Question of Fact Re: the “Hostility” Element of a Prescriptive Easement
In finding that the prescriptive easement cause of action should not have been dismissed, the Third Department explained the proof requirements:
A party claiming a prescriptive easement must show, by clear and convincing evidence, that the use of the easement was open, notorious, hostile and continuous for a period of 10 years … . Although the element of hostility is presumed upon a showing of the other elements, where “the relationship between the parties is one of neighborly cooperation and accommodation,” no such presumption arises and, rather, permission will be inferred … . “Generally, the question of implied permission is one for the factfinder to resolve” … .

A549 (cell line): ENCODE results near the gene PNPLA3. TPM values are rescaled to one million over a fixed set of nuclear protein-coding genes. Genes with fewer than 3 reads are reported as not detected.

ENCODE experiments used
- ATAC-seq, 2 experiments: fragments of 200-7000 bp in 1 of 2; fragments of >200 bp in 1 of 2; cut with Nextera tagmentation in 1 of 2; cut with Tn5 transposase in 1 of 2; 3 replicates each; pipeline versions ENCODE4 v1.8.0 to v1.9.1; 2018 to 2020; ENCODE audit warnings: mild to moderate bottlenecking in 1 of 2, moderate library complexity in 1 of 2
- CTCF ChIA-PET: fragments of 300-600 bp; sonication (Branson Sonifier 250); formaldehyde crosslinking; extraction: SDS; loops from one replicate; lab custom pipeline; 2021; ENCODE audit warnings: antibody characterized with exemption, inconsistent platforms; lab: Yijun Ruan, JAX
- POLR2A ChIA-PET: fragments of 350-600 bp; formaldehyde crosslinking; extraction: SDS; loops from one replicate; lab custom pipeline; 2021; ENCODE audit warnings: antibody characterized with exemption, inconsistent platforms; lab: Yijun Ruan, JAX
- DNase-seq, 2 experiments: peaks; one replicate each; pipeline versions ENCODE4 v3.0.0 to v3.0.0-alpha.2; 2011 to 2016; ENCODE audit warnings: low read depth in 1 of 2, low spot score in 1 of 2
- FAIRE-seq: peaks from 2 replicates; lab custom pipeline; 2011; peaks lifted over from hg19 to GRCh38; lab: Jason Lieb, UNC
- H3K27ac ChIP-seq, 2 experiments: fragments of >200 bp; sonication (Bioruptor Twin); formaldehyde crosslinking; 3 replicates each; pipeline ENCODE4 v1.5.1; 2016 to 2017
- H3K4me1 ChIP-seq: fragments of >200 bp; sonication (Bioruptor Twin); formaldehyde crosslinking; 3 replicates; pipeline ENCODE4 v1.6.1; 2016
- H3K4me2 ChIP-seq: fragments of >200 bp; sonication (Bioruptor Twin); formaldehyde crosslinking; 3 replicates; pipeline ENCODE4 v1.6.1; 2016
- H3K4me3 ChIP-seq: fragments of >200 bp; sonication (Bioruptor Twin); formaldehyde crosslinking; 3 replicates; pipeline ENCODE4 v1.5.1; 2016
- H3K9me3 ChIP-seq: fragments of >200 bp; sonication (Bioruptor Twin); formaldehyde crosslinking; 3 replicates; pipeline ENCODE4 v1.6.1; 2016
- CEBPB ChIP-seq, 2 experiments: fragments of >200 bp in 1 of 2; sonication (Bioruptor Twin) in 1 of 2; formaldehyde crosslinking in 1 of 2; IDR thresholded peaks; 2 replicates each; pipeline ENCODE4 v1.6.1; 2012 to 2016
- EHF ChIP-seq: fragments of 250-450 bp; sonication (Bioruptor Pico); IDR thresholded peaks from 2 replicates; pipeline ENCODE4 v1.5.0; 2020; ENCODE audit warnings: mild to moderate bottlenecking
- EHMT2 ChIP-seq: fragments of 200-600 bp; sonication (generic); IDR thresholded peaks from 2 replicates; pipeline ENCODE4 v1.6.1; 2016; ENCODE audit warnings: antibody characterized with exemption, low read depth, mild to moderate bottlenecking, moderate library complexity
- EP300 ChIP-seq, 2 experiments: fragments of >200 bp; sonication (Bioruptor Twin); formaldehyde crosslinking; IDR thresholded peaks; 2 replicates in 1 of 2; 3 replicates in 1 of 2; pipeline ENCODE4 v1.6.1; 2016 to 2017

Here, the evidence submitted on the summary judgment motions indicates that a neighborly relationship existed between plaintiff, individually, the Trust’s tenants and defendants’ predecessors in title. However, inasmuch as there is no evidence of express permission granted to use defendants’ property, and the relevant parties are not “related by blood or part of a select group of friends,” summary judgment dismissing the claim for a prescriptive easement on the ground that plaintiff was unable to establish hostility was not warranted … . Gulati v O’Leary, 2015 NY Slip Op 01693, 3rd Dept 2-26-15